with his green neckcloth and his coral pin. He took grandmother's arm and
led her behind the stove, to the back of the room.
In the rear wall was another little cave; a round hole, not much
bigger than an oil barrel, scooped out in the black earth. When I got up on
one of the stools and peered into it, I saw some quilts and a pile of straw.
The old man held the lantern. `Yulka,' he said in a low, despairing
voice, `Yulka; my Antonia!'
drew back. `You mean they sleep
in there--your girls?' He bowed his head.
slipped under his arm. `It is
very cold on the floor, and this is warm like the badger hole.
I like for sleep there,' she insisted eagerly. `My mamenka have nice
bed, with pillows from our own geese in Bohemie. See, Jim?'
She pointed to the narrow bunk which Krajiek had built against the
wall for himself before the Shimerdas came.
sighed. `Sure enough, where
WOULD you sleep, dear! I don't doubt you're warm there.
You'll have a better house after while, Antonia, and then you will
forget these hard times.'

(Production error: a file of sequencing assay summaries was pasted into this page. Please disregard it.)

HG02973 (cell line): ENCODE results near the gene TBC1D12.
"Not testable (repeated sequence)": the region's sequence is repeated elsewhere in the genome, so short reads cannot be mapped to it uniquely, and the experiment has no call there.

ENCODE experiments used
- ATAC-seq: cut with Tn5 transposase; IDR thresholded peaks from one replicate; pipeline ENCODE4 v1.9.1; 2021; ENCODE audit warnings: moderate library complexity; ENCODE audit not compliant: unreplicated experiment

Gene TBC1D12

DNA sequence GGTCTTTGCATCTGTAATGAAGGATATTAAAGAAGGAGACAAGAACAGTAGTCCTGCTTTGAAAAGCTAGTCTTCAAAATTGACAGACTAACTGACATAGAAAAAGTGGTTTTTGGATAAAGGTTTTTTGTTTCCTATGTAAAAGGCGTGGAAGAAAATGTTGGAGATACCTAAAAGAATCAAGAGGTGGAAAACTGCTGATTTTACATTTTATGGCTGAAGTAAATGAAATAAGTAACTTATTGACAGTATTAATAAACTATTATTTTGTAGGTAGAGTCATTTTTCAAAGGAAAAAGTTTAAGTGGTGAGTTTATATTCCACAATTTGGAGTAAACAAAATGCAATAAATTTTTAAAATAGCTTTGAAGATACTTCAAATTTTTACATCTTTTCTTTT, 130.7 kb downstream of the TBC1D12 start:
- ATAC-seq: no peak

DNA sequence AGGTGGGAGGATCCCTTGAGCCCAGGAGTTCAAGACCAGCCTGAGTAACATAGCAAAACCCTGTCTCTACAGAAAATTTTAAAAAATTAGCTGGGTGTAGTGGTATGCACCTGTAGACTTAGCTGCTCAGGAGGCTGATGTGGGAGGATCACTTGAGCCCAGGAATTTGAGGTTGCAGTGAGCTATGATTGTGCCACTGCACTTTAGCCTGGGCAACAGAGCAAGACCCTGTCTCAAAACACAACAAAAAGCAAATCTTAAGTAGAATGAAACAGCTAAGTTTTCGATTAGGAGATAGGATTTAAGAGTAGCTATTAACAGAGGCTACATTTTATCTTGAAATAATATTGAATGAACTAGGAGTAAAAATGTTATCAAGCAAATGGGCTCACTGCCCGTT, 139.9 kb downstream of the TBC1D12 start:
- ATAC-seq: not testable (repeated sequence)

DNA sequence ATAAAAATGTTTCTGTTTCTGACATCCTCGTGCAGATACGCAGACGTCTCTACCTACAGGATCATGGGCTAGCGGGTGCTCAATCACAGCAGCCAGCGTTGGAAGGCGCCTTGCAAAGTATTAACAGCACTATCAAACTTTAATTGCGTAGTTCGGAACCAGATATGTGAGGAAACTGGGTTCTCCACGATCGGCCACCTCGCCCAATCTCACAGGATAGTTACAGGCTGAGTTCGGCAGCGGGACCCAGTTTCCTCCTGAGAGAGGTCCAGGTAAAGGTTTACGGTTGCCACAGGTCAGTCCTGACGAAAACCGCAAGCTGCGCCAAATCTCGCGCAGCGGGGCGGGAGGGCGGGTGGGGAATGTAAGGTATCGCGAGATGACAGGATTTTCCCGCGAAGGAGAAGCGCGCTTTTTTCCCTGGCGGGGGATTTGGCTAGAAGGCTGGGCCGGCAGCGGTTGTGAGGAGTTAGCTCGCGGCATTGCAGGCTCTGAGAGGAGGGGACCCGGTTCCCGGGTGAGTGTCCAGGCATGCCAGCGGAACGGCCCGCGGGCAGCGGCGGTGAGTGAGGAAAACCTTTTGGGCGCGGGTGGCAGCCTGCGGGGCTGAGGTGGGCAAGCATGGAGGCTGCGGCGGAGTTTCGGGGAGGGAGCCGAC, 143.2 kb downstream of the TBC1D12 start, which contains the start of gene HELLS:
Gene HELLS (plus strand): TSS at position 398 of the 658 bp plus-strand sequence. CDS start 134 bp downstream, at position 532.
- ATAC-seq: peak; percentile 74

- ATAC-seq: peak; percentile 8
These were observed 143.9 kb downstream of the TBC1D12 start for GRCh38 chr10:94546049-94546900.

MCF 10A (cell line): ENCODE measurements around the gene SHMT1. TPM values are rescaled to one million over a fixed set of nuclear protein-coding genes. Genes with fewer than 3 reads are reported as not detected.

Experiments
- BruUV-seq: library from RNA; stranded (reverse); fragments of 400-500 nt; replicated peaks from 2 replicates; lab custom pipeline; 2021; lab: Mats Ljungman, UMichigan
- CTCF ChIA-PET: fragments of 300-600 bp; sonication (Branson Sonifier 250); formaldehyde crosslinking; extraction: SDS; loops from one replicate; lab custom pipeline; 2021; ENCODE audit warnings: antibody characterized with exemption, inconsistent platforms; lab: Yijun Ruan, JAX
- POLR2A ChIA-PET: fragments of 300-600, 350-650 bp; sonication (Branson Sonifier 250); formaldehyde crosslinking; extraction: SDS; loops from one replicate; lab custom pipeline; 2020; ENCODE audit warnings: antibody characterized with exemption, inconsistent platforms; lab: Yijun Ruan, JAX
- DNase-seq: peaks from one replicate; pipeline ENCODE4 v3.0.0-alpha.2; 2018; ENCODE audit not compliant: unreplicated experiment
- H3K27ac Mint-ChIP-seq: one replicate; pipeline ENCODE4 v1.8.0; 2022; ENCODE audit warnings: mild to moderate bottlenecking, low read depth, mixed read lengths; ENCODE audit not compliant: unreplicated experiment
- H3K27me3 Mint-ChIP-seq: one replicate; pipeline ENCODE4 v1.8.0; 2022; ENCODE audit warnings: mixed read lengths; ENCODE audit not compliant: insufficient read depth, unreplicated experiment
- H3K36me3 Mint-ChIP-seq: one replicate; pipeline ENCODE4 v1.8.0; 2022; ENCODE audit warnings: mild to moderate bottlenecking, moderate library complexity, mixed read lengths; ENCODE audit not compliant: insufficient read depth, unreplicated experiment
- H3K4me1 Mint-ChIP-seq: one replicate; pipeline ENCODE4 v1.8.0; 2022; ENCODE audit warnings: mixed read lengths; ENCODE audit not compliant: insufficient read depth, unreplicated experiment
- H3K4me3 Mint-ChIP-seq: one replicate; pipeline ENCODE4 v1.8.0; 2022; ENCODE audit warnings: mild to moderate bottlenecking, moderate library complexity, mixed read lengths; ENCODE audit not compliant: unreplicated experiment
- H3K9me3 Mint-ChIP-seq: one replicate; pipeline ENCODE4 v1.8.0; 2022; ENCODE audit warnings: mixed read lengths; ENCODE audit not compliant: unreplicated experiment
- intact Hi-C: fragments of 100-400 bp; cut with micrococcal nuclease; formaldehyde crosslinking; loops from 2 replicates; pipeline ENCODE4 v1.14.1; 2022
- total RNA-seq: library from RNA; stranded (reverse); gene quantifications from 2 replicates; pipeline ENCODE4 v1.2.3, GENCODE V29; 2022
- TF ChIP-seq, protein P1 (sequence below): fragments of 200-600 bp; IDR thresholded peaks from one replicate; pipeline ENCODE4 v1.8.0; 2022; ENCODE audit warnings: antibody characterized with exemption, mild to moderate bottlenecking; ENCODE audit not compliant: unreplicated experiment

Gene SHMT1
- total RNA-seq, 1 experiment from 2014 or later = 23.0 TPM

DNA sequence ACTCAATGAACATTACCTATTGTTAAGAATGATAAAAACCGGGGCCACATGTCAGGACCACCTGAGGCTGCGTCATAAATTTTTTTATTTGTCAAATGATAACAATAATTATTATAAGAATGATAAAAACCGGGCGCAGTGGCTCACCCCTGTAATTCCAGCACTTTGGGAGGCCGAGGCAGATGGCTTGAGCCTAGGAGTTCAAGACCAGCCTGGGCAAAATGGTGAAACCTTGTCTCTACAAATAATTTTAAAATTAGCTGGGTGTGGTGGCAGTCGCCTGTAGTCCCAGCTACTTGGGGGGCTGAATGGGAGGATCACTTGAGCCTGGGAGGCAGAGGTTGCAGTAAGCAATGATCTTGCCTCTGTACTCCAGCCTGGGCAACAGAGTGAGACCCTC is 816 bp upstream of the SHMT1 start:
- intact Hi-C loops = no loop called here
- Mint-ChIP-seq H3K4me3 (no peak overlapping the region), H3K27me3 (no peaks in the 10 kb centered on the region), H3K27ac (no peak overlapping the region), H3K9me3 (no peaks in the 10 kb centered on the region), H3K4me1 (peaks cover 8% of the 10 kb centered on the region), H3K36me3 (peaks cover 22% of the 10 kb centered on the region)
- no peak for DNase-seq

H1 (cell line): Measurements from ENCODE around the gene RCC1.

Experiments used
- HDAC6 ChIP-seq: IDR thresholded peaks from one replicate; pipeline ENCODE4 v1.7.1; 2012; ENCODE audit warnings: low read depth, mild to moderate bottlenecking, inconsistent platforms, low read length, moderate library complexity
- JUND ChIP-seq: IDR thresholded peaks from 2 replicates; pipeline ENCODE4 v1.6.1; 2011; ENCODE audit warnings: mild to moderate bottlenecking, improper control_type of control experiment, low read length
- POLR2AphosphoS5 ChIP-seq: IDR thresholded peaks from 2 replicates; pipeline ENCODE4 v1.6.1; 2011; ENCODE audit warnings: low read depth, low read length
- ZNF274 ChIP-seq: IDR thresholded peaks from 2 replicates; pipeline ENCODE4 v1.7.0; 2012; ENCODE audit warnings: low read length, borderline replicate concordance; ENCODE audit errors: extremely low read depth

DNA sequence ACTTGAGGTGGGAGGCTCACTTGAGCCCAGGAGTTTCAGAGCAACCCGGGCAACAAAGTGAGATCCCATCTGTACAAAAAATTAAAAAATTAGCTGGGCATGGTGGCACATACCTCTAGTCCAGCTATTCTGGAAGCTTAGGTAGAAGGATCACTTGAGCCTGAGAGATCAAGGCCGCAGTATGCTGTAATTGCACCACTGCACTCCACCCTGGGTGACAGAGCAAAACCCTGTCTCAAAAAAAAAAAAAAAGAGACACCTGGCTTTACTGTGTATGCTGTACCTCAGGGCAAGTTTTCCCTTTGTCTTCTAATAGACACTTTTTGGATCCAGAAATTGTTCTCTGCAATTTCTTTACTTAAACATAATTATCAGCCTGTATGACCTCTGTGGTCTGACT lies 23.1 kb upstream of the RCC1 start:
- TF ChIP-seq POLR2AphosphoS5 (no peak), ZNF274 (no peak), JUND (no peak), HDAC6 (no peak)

Shimerda made grandmother sit down on the only chair and pointed his wife to
a stool beside her. Standing
before them with his hand on Antonia's shoulder, he talked in a low tone,
and his daughter translated. He wanted us to know that they were not beggars
in the old country; he made good wages, and his family were respected there.
He left Bohemia with more than a thousand dollars in savings, after their
passage money was paid. He had
in some way lost on exchange in New York, and the railway fare to Nebraska
was more than they had expected. By the time they paid Krajiek for the land,
and bought his horses and oxen and some old farm machinery, they had very
little money left. He wished grandmother to know, however, that he still had
some money. If they could get through until spring came, they would buy a
cow and chickens and plant a garden, and would then do very well. Ambrosch
and Antonia were both old enough to work in the fields, and they were
willing to work. But the snow
and the bitter weather had disheartened them all.
explained that her father meant to build a new house for them in the spring;
he and Ambrosch had already split the logs for it, but the logs were all
buried in the snow, along the creek where they had been felled.
grandmother encouraged and gave them advice, I sat down on the floor with
Yulka and let her show me her kitten. Marek slid cautiously toward us and
began to exhibit his webbed fingers. I knew he wanted to make his queer
noises for me--to bark like a dog or whinny like a horse--but he did not
dare in the presence of his elders. Marek was always trying to be agreeable,
poor fellow, as if he had it on his mind that he must make up for his
Shimerda grew more calm and reasonable before our visit was over, and, while